Surrounded by dog eared posters and dirty sheets the models materialise from the angsty depths of a teenage bedroom. As club kids and party princesses spill onto the concrete runway, Dsquared2 presents an epochal representation of teenage liberty.
A messy recombination of stereotypes explodes into the collections, where tops are baby tees; laced and cropped. Pants are double- layered and lax. Trucker caps are embroidered and embellished and hemlines, furred and fringed. These are the skaters outside city subway stations, the ravers in industrial warehouses and the club kid who knows the DJ.
Between star-shaped knees and cutesy cowboy boots, emerges a more seductive undertone to the show. Eponymous in its nature, Temptation presents the allure of adolescence; we see Alexander McQueen-like waistlines, crotchless leather pants and plunging necklines. There’s an undeniable hotness to it all.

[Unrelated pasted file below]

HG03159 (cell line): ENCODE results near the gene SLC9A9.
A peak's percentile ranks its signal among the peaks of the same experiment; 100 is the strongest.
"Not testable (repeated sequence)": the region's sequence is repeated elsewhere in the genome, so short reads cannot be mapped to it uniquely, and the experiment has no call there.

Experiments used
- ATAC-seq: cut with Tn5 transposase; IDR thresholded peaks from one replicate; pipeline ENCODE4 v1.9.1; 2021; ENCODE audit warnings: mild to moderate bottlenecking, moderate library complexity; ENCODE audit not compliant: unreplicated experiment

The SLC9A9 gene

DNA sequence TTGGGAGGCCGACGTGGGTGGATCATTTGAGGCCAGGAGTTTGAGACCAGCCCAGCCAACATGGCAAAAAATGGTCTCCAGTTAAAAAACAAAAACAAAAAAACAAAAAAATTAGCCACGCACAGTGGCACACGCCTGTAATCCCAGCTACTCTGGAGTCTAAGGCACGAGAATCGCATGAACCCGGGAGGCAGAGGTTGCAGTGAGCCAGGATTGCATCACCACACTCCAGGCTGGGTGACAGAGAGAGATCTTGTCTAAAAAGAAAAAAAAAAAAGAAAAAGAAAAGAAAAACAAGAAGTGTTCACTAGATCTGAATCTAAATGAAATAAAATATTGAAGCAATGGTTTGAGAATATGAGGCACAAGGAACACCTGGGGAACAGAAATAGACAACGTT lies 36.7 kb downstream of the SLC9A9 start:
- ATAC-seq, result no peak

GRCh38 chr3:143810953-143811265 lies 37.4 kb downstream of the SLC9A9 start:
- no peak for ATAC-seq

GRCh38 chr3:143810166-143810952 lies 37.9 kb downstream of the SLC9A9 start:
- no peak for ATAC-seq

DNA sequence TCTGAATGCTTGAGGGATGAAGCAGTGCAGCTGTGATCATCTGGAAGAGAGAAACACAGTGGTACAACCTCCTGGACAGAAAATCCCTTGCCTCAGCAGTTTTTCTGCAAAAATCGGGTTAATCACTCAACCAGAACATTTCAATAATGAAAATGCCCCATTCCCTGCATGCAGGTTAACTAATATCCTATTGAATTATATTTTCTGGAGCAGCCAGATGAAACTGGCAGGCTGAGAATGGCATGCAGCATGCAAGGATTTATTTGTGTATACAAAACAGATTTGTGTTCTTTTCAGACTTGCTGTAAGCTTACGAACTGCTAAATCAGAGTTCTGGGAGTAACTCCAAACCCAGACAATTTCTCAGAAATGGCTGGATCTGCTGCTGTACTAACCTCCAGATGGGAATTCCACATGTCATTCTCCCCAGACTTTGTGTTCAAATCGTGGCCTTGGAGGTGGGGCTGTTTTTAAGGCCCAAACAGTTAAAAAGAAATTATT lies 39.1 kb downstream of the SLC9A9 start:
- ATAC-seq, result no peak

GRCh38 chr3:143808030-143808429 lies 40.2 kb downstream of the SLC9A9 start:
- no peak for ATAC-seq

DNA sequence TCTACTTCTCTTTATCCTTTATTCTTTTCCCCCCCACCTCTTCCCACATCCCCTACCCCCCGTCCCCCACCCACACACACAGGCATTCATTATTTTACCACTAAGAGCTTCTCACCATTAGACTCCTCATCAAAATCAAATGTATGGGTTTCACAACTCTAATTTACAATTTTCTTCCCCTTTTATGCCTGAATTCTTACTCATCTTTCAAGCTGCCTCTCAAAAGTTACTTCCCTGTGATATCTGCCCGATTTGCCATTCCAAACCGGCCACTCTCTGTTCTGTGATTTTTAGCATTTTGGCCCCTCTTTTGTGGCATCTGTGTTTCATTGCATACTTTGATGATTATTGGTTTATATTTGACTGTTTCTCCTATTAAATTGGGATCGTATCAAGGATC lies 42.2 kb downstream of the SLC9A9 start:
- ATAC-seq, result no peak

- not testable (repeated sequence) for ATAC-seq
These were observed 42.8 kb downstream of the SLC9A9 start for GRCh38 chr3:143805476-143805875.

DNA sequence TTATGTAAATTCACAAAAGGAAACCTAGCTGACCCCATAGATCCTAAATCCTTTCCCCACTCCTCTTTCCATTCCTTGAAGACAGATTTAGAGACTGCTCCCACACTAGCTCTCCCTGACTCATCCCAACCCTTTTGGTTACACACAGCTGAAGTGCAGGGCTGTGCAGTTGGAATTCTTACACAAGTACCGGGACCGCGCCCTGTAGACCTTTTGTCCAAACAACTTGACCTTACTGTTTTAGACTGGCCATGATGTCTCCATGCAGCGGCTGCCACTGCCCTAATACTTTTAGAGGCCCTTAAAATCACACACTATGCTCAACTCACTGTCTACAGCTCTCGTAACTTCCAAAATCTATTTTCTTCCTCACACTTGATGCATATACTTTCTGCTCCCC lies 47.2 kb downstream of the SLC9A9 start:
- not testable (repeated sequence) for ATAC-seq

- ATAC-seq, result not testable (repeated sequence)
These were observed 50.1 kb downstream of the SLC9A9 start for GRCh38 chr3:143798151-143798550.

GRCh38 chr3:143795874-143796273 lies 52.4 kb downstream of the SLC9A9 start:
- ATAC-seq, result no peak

Yet as ostentatious as it may appear, this maximalist display is not without its societal examinations. Ruminative of John Galliano's Fall/Winter 2004 Menswear collection, masculine models adorn feminine cuts, their camisoles cropped and floral – a playful acknowledgement of Gen Z’s deconstruction of the gender binary.
We see garments plastered with kitschy logos. Their ironic messages and font play revealing a subversion to the collection, one that begs an examination of youth culture’s obsession with trend cycles and consumerism. With a fashion sphere that’s moving faster than ever, it's hard to keep up. Yet it seems that Dsquared2 have their finger firmly on the pulse.